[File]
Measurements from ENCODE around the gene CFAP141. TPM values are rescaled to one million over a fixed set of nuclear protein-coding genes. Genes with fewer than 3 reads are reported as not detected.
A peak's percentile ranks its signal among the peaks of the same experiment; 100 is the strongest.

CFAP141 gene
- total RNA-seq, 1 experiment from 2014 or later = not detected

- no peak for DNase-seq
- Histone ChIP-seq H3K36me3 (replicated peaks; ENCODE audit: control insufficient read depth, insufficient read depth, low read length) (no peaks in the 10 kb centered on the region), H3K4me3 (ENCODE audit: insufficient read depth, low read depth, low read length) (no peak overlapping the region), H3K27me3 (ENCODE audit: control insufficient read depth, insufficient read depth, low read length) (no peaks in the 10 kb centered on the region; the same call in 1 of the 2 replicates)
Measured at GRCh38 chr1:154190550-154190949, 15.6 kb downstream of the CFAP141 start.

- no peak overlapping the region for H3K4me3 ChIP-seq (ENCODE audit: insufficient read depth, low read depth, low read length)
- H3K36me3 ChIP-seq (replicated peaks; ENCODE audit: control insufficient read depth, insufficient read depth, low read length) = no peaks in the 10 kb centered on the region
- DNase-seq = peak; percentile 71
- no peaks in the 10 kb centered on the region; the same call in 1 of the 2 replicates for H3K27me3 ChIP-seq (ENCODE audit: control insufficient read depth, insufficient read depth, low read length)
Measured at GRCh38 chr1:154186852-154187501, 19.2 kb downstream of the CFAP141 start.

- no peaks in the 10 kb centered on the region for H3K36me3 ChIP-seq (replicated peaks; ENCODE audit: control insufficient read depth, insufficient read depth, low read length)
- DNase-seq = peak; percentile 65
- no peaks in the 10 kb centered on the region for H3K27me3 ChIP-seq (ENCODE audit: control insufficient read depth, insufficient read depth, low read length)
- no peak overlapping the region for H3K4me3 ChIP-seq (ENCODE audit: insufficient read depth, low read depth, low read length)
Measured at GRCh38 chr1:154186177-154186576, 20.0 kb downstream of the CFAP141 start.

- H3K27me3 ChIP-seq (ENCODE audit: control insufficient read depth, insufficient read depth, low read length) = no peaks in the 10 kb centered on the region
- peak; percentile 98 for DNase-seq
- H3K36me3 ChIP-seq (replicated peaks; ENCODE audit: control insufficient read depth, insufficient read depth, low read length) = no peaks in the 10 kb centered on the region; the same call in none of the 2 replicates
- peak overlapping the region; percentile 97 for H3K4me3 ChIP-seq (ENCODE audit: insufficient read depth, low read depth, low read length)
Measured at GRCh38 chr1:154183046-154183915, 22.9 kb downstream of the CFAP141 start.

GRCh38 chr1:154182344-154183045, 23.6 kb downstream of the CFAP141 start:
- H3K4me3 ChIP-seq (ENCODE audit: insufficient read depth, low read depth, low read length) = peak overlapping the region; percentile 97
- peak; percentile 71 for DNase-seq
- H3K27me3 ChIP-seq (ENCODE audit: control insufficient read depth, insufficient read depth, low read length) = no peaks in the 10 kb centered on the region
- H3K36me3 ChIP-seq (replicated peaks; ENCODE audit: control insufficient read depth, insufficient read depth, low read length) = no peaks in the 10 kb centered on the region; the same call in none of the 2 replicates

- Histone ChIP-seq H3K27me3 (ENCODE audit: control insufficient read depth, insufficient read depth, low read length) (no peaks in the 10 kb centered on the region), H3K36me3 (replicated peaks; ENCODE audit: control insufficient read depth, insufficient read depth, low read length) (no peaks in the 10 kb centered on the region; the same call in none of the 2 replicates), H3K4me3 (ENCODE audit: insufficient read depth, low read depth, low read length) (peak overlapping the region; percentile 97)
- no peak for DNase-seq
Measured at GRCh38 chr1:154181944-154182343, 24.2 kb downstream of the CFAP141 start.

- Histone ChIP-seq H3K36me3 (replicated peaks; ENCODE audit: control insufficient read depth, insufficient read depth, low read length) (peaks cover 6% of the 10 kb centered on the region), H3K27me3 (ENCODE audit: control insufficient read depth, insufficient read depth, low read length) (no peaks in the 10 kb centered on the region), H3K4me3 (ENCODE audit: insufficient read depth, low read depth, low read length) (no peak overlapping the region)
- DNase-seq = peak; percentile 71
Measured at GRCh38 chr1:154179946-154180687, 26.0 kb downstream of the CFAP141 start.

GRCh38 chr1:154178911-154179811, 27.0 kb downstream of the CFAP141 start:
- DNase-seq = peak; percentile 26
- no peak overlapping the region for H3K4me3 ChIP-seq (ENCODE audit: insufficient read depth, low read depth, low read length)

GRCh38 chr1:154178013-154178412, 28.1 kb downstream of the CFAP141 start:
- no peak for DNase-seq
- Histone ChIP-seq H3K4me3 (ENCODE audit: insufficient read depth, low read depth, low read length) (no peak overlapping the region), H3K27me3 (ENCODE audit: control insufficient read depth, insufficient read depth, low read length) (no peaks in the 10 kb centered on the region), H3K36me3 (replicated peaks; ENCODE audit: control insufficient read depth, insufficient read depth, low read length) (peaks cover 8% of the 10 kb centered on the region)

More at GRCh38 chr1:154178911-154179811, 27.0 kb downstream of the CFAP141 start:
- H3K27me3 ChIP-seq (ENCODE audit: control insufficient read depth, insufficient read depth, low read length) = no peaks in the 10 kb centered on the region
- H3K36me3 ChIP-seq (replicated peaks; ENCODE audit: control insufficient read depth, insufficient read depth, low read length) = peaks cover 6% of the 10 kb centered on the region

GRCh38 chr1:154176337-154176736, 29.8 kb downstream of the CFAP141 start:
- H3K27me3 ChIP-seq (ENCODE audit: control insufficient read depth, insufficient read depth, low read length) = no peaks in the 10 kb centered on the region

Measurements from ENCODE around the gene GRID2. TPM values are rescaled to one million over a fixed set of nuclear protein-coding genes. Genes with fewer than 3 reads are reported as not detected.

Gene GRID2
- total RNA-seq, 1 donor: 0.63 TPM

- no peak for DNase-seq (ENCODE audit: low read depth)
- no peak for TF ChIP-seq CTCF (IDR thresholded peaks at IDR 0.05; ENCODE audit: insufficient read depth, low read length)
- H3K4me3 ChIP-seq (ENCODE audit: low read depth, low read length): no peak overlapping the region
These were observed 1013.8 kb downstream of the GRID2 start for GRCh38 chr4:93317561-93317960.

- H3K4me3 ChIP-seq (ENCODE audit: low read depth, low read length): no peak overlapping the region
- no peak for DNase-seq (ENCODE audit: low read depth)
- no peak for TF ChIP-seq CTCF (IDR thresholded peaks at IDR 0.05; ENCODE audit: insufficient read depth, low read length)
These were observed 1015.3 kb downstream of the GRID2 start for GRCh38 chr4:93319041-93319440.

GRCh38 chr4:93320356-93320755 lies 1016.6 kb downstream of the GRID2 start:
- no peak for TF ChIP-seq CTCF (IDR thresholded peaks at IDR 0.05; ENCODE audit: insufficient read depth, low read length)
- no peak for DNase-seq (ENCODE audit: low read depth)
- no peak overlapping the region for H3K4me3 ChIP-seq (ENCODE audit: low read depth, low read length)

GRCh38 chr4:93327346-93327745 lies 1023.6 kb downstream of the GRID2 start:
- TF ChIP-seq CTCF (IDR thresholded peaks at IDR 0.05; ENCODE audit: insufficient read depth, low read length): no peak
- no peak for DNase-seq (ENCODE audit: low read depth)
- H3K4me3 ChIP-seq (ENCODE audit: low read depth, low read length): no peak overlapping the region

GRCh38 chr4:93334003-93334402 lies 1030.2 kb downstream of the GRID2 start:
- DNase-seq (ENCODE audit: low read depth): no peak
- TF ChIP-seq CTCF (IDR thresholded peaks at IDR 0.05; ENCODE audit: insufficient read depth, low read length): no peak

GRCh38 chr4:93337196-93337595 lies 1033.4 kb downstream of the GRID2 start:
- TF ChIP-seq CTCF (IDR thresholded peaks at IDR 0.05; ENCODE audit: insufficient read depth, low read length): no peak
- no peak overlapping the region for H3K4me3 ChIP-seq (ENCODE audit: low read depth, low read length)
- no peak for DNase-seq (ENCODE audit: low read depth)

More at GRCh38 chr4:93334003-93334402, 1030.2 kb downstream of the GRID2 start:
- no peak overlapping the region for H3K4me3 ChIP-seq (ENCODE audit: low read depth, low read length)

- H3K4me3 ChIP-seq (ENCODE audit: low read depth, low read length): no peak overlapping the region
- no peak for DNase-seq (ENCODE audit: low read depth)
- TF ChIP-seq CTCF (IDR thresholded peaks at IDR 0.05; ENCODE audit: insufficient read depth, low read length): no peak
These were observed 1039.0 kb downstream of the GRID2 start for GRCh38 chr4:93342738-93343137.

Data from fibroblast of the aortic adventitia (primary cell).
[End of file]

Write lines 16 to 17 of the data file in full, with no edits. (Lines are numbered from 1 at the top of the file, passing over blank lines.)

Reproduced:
- no peak overlapping the region for H3K4me3 ChIP-seq (ENCODE audit: insufficient read depth, low read depth, low read length)
Measured at GRCh38 chr1:154186177-154186576, 20.0 kb downstream of the CFAP141 start.